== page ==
Home Committer SSH Access (edit)

Committer SSH Access

Apache uses SSH (a cryptographic protocol for operating services securely over an unsecured network) to let committers access their home directories on people.apache.org.

Remember to keep your client up to date with security patches. When using SSH to connect to people.apache.org pay close attention to any known host warnings.

Contents

Using OpenSSH to connect to Apache

OpenSSH is a widely used and trusted suite of software using the SSH family of protocols.

Configuring OpenSSH to use SSH2 (*nix)

The OpenSSH client uses by default configuration files in the ~/.ssh directory. The main configuration file is ~/.ssh/config and is optional. It may exist already. If it does not, you can create it in a simple text format. Group together instructions for a particular host (or group of hosts). Here is a suggested basic configuration:

<pre>
# Apply to all hosts

# Alternatively replace with: 

#Host \*.apache.org
Host \*
  FallBackToRsh no
  Protocol 2,1
</pre>

Many other options are available.

Debugging an OpenSSH client connection

To diagnose what's going wrong with an OpenSSH connection, run the client in verbose mode. To do this just add -v:

ssh -v -l committer people.apache.org

Troubleshooting

  • If you encounter a problem with SSH and you are not running the most modern stable release of the client software you are connecting with, upgrade and retry.
  • Configure the client to use SSH2 where possible so the connection to Apache uses the SSH2 protocol. This protocol is more secure and lets you use an interactive keyboard (type in password) or PKI. If you must use SSH1, you will need to use PKI.
  • Read the section on debugging SSH and try to diagnose the problem.

Some common problems

Do not expose your private key

. Generate your key on a computer that is in your control, then upload only the public part to the `people.apache.org` server. Do not make the mistake of generating the key on the `people.apache.org` server.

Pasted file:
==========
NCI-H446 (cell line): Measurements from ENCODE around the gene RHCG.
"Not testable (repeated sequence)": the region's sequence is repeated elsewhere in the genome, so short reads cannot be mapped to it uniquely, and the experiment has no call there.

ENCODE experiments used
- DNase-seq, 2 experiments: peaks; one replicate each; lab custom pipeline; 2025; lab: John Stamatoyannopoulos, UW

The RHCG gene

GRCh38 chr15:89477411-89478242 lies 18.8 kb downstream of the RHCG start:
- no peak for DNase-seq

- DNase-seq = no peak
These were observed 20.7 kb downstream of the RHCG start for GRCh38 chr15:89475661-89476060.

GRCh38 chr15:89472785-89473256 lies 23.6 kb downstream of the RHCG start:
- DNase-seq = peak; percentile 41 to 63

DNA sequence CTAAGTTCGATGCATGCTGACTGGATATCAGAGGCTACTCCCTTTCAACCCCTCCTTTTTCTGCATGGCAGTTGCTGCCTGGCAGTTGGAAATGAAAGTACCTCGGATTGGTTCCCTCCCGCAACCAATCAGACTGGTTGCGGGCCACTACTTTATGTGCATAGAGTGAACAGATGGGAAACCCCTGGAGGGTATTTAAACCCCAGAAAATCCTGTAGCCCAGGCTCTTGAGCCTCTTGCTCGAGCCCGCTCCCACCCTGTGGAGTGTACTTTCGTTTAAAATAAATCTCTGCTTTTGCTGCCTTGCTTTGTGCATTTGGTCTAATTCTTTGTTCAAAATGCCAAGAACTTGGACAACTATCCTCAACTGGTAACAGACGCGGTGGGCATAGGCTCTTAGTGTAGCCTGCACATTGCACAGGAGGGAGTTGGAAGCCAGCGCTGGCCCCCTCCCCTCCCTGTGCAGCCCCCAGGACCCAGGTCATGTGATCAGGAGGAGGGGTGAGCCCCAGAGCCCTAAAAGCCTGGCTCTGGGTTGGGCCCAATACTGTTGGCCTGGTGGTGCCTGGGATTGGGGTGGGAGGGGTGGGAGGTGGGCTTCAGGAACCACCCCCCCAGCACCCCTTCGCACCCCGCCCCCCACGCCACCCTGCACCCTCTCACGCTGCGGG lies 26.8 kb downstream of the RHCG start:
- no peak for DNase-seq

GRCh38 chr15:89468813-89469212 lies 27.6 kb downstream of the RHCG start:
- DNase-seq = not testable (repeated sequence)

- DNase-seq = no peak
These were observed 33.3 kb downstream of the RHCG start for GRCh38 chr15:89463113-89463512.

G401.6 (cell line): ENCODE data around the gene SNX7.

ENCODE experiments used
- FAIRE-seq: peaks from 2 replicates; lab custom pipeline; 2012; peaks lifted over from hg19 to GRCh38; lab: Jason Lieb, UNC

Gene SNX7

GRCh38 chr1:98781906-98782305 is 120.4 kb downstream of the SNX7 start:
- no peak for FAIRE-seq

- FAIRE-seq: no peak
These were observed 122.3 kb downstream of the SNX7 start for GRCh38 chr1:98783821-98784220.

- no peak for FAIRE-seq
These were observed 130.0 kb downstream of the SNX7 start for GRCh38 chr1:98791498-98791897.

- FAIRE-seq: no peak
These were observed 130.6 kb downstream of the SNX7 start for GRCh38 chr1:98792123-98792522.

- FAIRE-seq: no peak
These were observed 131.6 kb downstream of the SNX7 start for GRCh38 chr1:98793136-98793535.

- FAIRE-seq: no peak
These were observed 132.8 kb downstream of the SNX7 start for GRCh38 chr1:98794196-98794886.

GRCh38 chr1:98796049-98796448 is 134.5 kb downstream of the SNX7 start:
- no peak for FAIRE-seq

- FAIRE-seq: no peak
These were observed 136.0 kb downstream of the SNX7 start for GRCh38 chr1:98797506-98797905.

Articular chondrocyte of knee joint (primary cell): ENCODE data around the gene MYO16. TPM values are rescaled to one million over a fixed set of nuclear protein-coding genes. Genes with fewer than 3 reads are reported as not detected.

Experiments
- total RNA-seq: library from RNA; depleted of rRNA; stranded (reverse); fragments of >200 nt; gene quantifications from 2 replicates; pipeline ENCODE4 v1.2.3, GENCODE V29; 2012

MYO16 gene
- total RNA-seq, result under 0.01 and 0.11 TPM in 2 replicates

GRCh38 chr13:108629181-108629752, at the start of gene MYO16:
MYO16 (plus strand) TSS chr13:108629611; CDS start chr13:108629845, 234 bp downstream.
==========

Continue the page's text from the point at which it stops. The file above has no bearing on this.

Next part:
Too Many Groups

FreeBSD only allows a user to be in 16 groups. A user who is too popular will not be allowed to log on. It is easy to mistake this for an ssh problem. If `Authentication succeeded` is present in the debug logs, this indicates that the issue lies on your machine's login rather than with ssh.

Batch Mode

Only use batch mode in automated scripts. You will not be able to log in if ssh is configured to use batch mode.

FAQ

What is SSH2?

The second generation in the ssh family of protocols. It is believed to be more secure than the first generation and the implementations are now mature. Certain flaws exist in the first generation protocols which do not exist in the second generation, so we recommend using SSH2 where possible.

How can I debug my connection?

The easiest way to diagnose a failing connection is to run your client in verbose mode. This will print up descriptions of the actions that the client is taking. Here is how to do this using OpenSSH.

If Authentication succeeded is present then this indicates that the issue lies in your machine login rather than in ssh.

How do I configure my client to use SSH2?

If you are using OpenSSH, some instructions are available. Otherwise, please consult the manual.

What client can I use?

You can use any client that supports SSH2. (It is possible to use older clients that support only SSH1 but that requires more knowledge.)

OpenSSH is a well known and trusted client that is available for most *nixes. Some notes on how to use OpenSSH to connect to Apache are here.

What is PKI?

Public key infrastructure (PKI) enables the ssh family of protocols to operate without passing a password to the server. You use a passphrase to unlock a private key on the client machine, and a corresponding public key on the server for authentication the during the handshake. We recommend this as the most secure method of connection.

Why can't I connect using SSH1?

You can connect to people.apache.org using the SSH1 protocols, but only when using PKI.

What is a known host?

SSH employs the known hosts mechanism to prevent man in the middle attacks. The first time that the client connects to a server, the fingerprint of the key used by that server is displayed to the user, who may to asked to confirm the identity of that server. For example:

The authenticity of host 'people.apache.org (209.237.237.194)' can't be established.
RSA key fingerprint is 51:85:7d:8f:57:54:e7:6f:27:26:98:7a:c7:c1:47:87.
Are you sure you want to continue connecting (yes/no)? 

The fingerprints for people.apache.org can be found here. If the user elects to continue, this value is written to a known_hosts file. In future, when the user connects to the same server, the system checks this value and alerts the user if it has changed. Do not continue the connection after such an alert: contact infrastructure. This is of crucial importance when using keyboard interactive authentication.

Note: The fingerprint for the key used for ssh is different from the fingerprint of the certificate used to securely serve the website.

What Is a Man-in-the-Middle attack?

A class of attacks where the attacker masquerades as the server to the client and as the client to the server.

More information

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